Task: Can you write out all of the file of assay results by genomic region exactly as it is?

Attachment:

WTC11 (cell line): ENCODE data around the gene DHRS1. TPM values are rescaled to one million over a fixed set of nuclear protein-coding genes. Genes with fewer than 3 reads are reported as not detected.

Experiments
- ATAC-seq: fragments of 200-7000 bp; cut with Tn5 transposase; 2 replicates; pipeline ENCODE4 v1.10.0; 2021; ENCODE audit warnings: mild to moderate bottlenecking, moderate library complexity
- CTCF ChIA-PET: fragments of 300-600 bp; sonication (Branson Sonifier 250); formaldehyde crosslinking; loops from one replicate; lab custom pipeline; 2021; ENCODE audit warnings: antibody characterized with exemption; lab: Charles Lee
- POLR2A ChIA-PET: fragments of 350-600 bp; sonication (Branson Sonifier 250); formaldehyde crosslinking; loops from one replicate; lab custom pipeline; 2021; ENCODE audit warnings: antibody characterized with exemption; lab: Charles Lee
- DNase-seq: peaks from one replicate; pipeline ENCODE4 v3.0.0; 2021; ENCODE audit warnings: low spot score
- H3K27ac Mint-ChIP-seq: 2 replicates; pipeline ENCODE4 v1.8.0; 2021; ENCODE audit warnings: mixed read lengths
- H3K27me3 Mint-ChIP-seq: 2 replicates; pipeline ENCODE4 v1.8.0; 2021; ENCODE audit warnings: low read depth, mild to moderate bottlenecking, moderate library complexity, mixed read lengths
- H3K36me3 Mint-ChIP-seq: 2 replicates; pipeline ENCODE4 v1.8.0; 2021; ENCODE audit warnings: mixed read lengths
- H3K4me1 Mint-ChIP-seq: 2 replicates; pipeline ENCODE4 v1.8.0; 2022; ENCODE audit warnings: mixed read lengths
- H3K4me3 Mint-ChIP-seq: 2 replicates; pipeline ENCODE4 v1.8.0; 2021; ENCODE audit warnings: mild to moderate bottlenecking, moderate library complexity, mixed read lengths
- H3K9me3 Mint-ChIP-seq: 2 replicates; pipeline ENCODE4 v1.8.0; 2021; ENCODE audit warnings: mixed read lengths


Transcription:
WTC11 (cell line): ENCODE data around the gene DHRS1. TPM values are rescaled to one million over a fixed set of nuclear protein-coding genes. Genes with fewer than 3 reads are reported as not detected.

Experiments
- ATAC-seq: fragments of 200-7000 bp; cut with Tn5 transposase; 2 replicates; pipeline ENCODE4 v1.10.0; 2021; ENCODE audit warnings: mild to moderate bottlenecking, moderate library complexity
- CTCF ChIA-PET: fragments of 300-600 bp; sonication (Branson Sonifier 250); formaldehyde crosslinking; loops from one replicate; lab custom pipeline; 2021; ENCODE audit warnings: antibody characterized with exemption; lab: Charles Lee
- POLR2A ChIA-PET: fragments of 350-600 bp; sonication (Branson Sonifier 250); formaldehyde crosslinking; loops from one replicate; lab custom pipeline; 2021; ENCODE audit warnings: antibody characterized with exemption; lab: Charles Lee
- DNase-seq: peaks from one replicate; pipeline ENCODE4 v3.0.0; 2021; ENCODE audit warnings: low spot score
- H3K27ac Mint-ChIP-seq: 2 replicates; pipeline ENCODE4 v1.8.0; 2021; ENCODE audit warnings: mixed read lengths
- H3K27me3 Mint-ChIP-seq: 2 replicates; pipeline ENCODE4 v1.8.0; 2021; ENCODE audit warnings: low read depth, mild to moderate bottlenecking, moderate library complexity, mixed read lengths
- H3K36me3 Mint-ChIP-seq: 2 replicates; pipeline ENCODE4 v1.8.0; 2021; ENCODE audit warnings: mixed read lengths
- H3K4me1 Mint-ChIP-seq: 2 replicates; pipeline ENCODE4 v1.8.0; 2022; ENCODE audit warnings: mixed read lengths
- H3K4me3 Mint-ChIP-seq: 2 replicates; pipeline ENCODE4 v1.8.0; 2021; ENCODE audit warnings: mild to moderate bottlenecking, moderate library complexity, mixed read lengths
- H3K9me3 Mint-ChIP-seq: 2 replicates; pipeline ENCODE4 v1.8.0; 2021; ENCODE audit warnings: mixed read lengths